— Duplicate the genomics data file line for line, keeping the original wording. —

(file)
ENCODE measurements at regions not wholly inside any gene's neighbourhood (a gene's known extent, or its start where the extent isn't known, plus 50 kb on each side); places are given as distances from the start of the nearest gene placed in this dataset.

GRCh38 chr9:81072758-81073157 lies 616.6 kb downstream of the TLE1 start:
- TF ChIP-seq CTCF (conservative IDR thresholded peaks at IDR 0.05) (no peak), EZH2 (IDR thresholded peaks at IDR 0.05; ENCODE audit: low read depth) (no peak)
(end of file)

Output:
ENCODE measurements at regions not wholly inside any gene's neighbourhood (a gene's known extent, or its start where the extent isn't known, plus 50 kb on each side); places are given as distances from the start of the nearest gene placed in this dataset.

GRCh38 chr9:81072758-81073157 lies 616.6 kb downstream of the TLE1 start:
- TF ChIP-seq CTCF (conservative IDR thresholded peaks at IDR 0.05) (no peak), EZH2 (IDR thresholded peaks at IDR 0.05; ENCODE audit: low read depth) (no peak)